Cuddle puddle ladybug huddle in Redwood Regional Park!

By Paul Belz

“How many ladybug species do you think live in California?” East Bay Regional Parks naturalist Michael Charnofsky asked a group of 100 ladybug seekers.

Convergent lady beetles (Hippodamia convergens). Photo: Lee Aurich

Convergent lady beetles (Hippodamia convergens). Photo: Lee Aurich

“100,000!” an eight year old boy called. Michael laughed and stated that around 175 species live in California, while approximately 5,000 species live across the world. Tens of thousands of red and black spotted convergent ladybugs (Hippodamia convergens) gather every year for the winter in Oakland’s Redwood Regional Park, but nobody really knows for sure why they come to exact certain locations.

Investigators believe that these ladybugs probably spend spring and summer in coastal areas. They pass their time feasting upon soft-bodied insects, especially aphids, small insects that are the bane of local gardeners. “In its lifetime, a ladybug can eat 5,000 aphids,” Michael said. “Aphids are small, but ladybugs aren’t that big either!”

“What are their predators?” a hiker asked.

“One flew in my mouth once!” another hiker exclaimed. “They taste terrible.”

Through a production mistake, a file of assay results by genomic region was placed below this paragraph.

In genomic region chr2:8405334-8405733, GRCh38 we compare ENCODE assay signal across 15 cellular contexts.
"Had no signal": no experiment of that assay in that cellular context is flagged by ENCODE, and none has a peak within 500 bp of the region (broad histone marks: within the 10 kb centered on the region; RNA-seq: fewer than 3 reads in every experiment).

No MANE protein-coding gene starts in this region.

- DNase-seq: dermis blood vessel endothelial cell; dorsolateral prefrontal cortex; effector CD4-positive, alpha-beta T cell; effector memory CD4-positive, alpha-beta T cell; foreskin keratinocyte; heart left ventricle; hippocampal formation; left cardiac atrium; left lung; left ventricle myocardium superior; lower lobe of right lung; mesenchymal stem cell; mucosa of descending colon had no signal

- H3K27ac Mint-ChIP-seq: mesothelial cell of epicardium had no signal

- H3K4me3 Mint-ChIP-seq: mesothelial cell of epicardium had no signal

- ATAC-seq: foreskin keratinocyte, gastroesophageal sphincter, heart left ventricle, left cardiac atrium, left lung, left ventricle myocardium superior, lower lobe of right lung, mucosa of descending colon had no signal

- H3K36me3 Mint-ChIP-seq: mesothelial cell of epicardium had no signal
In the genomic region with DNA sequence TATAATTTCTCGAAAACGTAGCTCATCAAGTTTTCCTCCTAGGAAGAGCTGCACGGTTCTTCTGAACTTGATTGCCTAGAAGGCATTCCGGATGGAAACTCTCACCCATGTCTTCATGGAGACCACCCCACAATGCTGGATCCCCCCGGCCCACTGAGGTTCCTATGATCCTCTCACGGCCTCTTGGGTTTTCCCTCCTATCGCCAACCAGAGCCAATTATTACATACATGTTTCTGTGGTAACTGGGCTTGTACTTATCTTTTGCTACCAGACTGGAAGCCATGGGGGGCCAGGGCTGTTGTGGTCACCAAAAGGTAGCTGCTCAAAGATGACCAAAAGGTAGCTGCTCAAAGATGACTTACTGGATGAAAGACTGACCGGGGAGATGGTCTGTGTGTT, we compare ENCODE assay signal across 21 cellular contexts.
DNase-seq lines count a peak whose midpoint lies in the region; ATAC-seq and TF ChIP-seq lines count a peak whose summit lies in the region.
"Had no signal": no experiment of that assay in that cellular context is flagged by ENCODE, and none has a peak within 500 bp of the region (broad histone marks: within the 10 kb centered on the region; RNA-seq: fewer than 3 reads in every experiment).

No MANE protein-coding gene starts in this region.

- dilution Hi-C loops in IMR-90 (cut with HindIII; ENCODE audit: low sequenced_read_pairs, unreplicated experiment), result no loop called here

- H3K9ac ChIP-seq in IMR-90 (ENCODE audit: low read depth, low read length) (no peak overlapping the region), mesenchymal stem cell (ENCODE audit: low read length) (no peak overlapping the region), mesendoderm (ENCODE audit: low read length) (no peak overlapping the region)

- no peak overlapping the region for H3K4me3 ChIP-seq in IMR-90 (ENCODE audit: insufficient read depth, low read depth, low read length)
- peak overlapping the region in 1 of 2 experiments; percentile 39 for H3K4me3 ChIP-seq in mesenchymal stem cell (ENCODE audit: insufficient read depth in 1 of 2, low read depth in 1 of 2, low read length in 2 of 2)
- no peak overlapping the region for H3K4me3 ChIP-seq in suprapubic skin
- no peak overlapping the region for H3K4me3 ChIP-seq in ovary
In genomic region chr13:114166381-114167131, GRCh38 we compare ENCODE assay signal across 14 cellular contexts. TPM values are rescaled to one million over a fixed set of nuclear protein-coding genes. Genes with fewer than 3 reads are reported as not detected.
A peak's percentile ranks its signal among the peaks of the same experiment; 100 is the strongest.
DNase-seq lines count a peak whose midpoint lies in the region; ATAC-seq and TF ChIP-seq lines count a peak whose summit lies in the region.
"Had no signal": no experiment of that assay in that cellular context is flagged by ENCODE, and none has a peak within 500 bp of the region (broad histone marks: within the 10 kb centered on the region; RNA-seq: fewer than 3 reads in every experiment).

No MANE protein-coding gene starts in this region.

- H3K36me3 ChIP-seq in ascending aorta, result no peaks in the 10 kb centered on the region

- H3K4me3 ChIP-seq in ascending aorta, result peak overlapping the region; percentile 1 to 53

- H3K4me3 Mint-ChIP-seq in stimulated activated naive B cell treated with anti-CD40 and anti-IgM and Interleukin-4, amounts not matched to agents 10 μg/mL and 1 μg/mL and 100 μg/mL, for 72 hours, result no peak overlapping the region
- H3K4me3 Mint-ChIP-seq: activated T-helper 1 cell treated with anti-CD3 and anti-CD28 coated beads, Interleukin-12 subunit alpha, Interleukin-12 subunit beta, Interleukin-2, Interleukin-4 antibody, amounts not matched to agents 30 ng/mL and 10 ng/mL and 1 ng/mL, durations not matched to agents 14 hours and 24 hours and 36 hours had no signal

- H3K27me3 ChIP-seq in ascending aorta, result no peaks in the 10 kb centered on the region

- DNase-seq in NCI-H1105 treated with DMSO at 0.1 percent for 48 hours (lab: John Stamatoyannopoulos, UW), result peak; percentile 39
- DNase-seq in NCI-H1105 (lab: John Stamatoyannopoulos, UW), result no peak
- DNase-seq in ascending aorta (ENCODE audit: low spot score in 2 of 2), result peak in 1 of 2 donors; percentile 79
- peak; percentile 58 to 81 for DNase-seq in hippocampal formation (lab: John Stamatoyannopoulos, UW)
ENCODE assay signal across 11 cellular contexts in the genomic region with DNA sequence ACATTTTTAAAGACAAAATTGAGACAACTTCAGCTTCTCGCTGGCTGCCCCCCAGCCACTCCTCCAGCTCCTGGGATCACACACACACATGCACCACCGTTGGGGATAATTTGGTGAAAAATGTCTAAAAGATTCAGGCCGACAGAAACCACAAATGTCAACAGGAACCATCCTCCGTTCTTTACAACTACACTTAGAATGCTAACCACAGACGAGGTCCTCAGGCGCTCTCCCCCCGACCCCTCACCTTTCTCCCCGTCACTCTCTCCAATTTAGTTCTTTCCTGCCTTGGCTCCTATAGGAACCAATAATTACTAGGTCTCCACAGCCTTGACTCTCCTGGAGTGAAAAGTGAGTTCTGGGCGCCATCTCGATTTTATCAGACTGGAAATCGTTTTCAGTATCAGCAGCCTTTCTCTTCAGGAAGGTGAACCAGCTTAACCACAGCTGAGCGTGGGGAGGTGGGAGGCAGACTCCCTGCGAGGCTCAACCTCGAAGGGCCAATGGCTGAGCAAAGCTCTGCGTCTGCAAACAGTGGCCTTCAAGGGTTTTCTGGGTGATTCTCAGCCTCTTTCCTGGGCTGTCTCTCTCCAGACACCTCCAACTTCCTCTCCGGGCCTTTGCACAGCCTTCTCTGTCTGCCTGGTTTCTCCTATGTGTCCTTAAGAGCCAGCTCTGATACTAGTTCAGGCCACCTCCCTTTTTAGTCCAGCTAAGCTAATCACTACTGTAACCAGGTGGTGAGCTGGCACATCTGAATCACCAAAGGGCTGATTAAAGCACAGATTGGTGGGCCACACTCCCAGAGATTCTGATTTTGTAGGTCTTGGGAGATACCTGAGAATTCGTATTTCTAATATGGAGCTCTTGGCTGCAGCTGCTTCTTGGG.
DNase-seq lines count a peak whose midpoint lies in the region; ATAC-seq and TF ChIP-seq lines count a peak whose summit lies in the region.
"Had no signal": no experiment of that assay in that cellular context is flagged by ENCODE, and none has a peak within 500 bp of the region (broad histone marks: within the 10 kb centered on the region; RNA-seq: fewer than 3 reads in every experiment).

“Most animals would agree,” Michael said. “Ladybugs excrete a yellow substance when they’re scared.” This toxin doesn’t kill the predator, it just tastes lousy. The color red is often a natural warning that an animal is unpalatable. Any animal that’s tried to eat a ladybug will recognize and avoid them in the future.

Looking at the ladybugs clustered on the blackberry bushes by Stream Trail, Photo: Lee Aurich.

Looking at the ladybugs clustered on the blackberry bushes by Stream Trail. Photo: Lee Aurich.

The number of aphids drops as autumn brings cooler weather. Ladybugs, like many animals, use hibernation as a survival strategy during cold times when food is scarce. “To reach their hibernation locations, ladybugs probably follow the wind currents,” Michael said. Investigators believe that ladybugs make use of the winds blowing inland from the coast to migrate to their hibernation locations in cool areas of the coastal range, such as Redwood Regional Park.

Rising air carries them up the slopes of the East Bay hills, and down into Redwood Regional Park. The new arrivals find scent markers from the previous seasons’ ladybugs to find the places where their parents gathered during the previous winter. Hikers often find huge clusters hibernating on fence posts, trail markers, tree stumps, on the ground, under leaf litter, and many other surfaces.

Some researchers speculate that the ladybugs aggregate to stay warm. Michael questioned this hypothesis- “Why would they cluster in this location here if they wanted to stay warm?” he asked. The canyon where the Stream Trail passes through is colder in winter than surrounding areas of Redwood Regional Park, other parts of Oakland, and the coastal areas. Like all ectothermic or “cold blooded” animals, ladybugs’ body temperatures fall when they come to a cooler habitat. They need less energy to live, so they can hibernate and survive without needing to eat.

Cluster of ladybugs at the Prince and Stream Trail junction in 2013 . Photo: Lee Aurich.

Cluster of ladybugs at the Prince and Stream Trail junction in 2013. Photo: Lee Aurich.